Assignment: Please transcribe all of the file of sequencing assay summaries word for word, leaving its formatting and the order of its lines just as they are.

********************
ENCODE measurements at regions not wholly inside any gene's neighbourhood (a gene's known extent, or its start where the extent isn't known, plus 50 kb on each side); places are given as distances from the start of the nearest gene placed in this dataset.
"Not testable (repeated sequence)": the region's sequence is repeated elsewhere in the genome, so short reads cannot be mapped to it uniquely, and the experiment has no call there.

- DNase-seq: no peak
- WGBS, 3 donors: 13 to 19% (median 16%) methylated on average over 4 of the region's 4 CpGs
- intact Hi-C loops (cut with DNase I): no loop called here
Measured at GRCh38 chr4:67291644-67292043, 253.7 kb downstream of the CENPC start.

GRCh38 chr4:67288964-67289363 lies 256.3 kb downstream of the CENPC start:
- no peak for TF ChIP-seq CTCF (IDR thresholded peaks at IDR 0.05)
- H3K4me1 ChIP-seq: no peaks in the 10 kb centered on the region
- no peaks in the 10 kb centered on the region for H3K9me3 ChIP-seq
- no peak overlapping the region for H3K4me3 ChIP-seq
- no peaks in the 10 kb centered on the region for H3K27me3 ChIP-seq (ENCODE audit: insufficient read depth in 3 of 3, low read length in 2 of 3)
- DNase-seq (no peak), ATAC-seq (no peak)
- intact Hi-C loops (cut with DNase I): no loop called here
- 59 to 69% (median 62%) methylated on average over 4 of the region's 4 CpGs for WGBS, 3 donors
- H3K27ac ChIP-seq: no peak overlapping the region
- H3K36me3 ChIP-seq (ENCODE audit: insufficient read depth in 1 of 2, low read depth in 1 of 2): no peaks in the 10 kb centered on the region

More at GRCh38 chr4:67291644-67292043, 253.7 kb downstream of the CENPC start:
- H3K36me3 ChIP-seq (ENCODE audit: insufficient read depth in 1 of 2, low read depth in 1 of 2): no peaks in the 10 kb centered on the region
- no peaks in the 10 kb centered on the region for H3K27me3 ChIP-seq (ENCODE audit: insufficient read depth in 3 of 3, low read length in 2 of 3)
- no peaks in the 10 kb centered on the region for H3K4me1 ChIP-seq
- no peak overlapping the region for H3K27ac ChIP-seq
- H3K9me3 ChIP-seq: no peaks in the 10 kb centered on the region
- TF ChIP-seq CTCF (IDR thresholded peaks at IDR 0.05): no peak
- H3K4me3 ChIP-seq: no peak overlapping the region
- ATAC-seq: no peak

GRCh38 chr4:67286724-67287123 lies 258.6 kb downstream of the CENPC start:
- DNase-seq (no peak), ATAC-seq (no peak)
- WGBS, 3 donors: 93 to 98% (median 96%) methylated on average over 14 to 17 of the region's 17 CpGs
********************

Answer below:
ENCODE measurements at regions not wholly inside any gene's neighbourhood (a gene's known extent, or its start where the extent isn't known, plus 50 kb on each side); places are given as distances from the start of the nearest gene placed in this dataset.
"Not testable (repeated sequence)": the region's sequence is repeated elsewhere in the genome, so short reads cannot be mapped to it uniquely, and the experiment has no call there.

- DNase-seq: no peak
- WGBS, 3 donors: 13 to 19% (median 16%) methylated on average over 4 of the region's 4 CpGs
- intact Hi-C loops (cut with DNase I): no loop called here
Measured at GRCh38 chr4:67291644-67292043, 253.7 kb downstream of the CENPC start.

GRCh38 chr4:67288964-67289363 lies 256.3 kb downstream of the CENPC start:
- no peak for TF ChIP-seq CTCF (IDR thresholded peaks at IDR 0.05)
- H3K4me1 ChIP-seq: no peaks in the 10 kb centered on the region
- no peaks in the 10 kb centered on the region for H3K9me3 ChIP-seq
- no peak overlapping the region for H3K4me3 ChIP-seq
- no peaks in the 10 kb centered on the region for H3K27me3 ChIP-seq (ENCODE audit: insufficient read depth in 3 of 3, low read length in 2 of 3)
- DNase-seq (no peak), ATAC-seq (no peak)
- intact Hi-C loops (cut with DNase I): no loop called here
- 59 to 69% (median 62%) methylated on average over 4 of the region's 4 CpGs for WGBS, 3 donors
- H3K27ac ChIP-seq: no peak overlapping the region
- H3K36me3 ChIP-seq (ENCODE audit: insufficient read depth in 1 of 2, low read depth in 1 of 2): no peaks in the 10 kb centered on the region

More at GRCh38 chr4:67291644-67292043, 253.7 kb downstream of the CENPC start:
- H3K36me3 ChIP-seq (ENCODE audit: insufficient read depth in 1 of 2, low read depth in 1 of 2): no peaks in the 10 kb centered on the region
- no peaks in the 10 kb centered on the region for H3K27me3 ChIP-seq (ENCODE audit: insufficient read depth in 3 of 3, low read length in 2 of 3)
- no peaks in the 10 kb centered on the region for H3K4me1 ChIP-seq
- no peak overlapping the region for H3K27ac ChIP-seq
- H3K9me3 ChIP-seq: no peaks in the 10 kb centered on the region
- TF ChIP-seq CTCF (IDR thresholded peaks at IDR 0.05): no peak
- H3K4me3 ChIP-seq: no peak overlapping the region
- ATAC-seq: no peak

GRCh38 chr4:67286724-67287123 lies 258.6 kb downstream of the CENPC start:
- DNase-seq (no peak), ATAC-seq (no peak)
- WGBS, 3 donors: 93 to 98% (median 96%) methylated on average over 14 to 17 of the region's 17 CpGs